A Nurse Practitioner is responsible for providing health care services to various clients who attend a medical center. A NP diagnose and treats both acute and chronic illness (Bailey et al., 2006). For one to be a qualified nurse practitioner he or she should have completed a formal education and training in the special are of practice and have a minimum of 500 hours of supervised clinical practice (American Nurses Credentialing Centre, 2006). The NP practice is increasingly being used, and its role are widely increasing. The new opportunities in this field bring with them the new challenges during contract renewal negotiations. The first tool used when negotiating for a contract renewal is the number of patients a NP would probably be attending to in a day. The NP should present the employer with the number of patients he or she expects to see now, at six months of employments and probably at one year of employment. The second point to consider is whether the position is salaried or is per hour, salary expectation differ for these two.

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Contract Negotiation for Nurse Practitioners
Preparation is very important to the nurse practitioner hoping to conduct a successful interview and negotiate an
employment contract. When preparing for an interview, it is helpful to utilize one’s personal, professional and
community network to gather information about health care practices in the area. It is important to be prepared
to discuss the financial benefits a nurse practitioner can offer to the practice as well as improved quality of care,
higher patient satisfaction and more flexibility for the physician. Spending a day observing a practice site can
help you make decisions regarding your participation in that practice.APRN Protocol Contract Negotiation Presentation Essay
A professional resume should be prepared and submitted at the time of the interview. Written employment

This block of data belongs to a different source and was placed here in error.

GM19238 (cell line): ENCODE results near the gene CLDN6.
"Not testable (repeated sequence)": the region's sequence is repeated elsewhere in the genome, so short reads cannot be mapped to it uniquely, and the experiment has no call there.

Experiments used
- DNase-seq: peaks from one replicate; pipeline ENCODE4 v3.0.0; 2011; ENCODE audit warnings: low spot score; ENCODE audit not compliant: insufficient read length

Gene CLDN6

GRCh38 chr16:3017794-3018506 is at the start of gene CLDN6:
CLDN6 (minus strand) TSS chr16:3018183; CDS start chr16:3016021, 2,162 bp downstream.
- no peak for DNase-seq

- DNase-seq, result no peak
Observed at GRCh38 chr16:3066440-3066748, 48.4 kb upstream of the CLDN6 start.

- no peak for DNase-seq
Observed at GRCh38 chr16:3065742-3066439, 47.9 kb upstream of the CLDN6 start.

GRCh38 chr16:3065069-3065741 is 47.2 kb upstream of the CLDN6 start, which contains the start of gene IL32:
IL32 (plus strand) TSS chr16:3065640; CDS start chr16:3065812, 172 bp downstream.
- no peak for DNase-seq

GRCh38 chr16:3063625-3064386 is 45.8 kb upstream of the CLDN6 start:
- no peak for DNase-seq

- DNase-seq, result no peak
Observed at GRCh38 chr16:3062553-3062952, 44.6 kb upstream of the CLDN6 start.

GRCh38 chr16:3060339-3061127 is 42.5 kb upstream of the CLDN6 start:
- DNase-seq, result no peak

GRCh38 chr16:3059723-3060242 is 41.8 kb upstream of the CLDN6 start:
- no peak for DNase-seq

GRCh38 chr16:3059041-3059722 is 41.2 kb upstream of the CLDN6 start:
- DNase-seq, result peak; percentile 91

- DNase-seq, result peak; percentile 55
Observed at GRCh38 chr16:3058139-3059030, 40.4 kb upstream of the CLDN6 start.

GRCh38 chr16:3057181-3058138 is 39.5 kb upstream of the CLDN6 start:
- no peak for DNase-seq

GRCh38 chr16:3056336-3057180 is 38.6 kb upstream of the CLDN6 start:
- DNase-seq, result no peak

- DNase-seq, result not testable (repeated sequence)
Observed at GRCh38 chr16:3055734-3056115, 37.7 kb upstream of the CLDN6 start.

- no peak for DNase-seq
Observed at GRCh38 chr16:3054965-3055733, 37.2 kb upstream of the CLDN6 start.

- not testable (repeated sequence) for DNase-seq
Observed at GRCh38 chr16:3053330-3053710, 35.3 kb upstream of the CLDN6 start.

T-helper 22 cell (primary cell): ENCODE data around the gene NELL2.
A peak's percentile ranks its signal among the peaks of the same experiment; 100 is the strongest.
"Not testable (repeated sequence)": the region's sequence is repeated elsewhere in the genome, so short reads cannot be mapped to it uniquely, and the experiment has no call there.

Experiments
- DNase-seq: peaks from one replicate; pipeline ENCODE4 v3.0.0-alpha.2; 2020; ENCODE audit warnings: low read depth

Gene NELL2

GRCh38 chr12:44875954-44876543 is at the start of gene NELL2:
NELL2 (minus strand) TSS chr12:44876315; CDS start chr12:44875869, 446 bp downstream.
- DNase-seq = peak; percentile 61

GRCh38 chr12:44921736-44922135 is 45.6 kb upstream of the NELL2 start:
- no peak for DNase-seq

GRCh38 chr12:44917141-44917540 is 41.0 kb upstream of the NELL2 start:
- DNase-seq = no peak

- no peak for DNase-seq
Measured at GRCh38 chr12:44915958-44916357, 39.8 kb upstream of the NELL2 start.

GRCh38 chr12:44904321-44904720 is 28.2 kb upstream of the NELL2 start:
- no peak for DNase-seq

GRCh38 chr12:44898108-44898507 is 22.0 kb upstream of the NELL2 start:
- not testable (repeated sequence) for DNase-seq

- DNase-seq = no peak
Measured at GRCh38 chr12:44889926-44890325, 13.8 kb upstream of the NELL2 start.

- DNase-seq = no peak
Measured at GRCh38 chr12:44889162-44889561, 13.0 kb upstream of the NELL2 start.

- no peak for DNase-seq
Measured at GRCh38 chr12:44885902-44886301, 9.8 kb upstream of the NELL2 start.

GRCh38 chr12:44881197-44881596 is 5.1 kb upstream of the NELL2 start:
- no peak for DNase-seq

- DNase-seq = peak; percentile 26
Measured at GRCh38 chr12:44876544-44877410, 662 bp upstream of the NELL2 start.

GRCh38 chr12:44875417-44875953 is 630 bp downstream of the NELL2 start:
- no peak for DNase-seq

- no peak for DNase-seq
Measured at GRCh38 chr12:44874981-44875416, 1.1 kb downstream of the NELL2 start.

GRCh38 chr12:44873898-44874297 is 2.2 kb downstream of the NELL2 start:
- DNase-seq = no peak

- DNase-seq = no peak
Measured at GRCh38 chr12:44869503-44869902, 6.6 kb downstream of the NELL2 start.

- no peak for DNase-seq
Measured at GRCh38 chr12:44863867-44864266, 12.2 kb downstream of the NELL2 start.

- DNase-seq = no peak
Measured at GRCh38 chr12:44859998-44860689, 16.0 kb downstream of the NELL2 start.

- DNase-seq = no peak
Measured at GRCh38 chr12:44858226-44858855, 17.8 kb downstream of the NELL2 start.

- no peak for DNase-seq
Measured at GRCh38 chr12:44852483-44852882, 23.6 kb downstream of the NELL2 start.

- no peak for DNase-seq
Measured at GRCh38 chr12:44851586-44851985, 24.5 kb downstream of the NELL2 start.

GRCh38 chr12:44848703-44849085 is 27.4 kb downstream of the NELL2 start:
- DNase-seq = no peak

contracts are important, providing protection for both the nurse practitioner and the employer. Prior to signing a
final agreement, the services of an attorney with experience writing medical or nurse practitioner contracts
should be retained. In addition, the following factors should be considered.
1. Nurse Practice Act
Do your homework first regarding the state practice act.
a) Make sure you are familiar with the scope of practice in the state and the steps needed to be
legally licensed and to renew your license.
b) Be familiar with the regulations pertaining to nurse practitioner practice in your state where you
will be practicing.
c) Know the parameters of prescriptive authority in your state.
d) Know the collaboration (if any) requirements with physicians.
2. Practice Setting
Before scheduling an interview seek answers to the following questions:
a) What type of practice is this? Family? Specialty? Rural health?
b) Does this practice employ other nurse practitioners?
c) Does the practice accept Medicaid patients, Medicare Patients?
d) Is this practice supportive of the role of the nurse practitioner?
e) What is the reputation of the practice in the community?
Questions to be considered during interviews or negotiations are:
a) How much autonomy will you as a nurse practitioner have?
b) Will the nurse practitioner be recognized as a primary care provider?
c) Will you be able to practice at your full scope of practice?
d) What is the practice mix? Physicians, other providers, support staff?
e) What is the practice’s philosophy of patient care? Does the practice support patient education,
health promotion, and disease prevention? Does it participate in community outreach?
f) Is the practice site supportive of clinical research? Precepting students?
Participation in teaching or presenting papers or posters at conferences?
g) Will there be opportunities for hospital admissions? What is the reputation
of the hospital where you would be admitting patients?
h) What percent of your time will be directed toward administrative duties
and what will they entail?
i) Are there organization policies in place such as grievance procedures?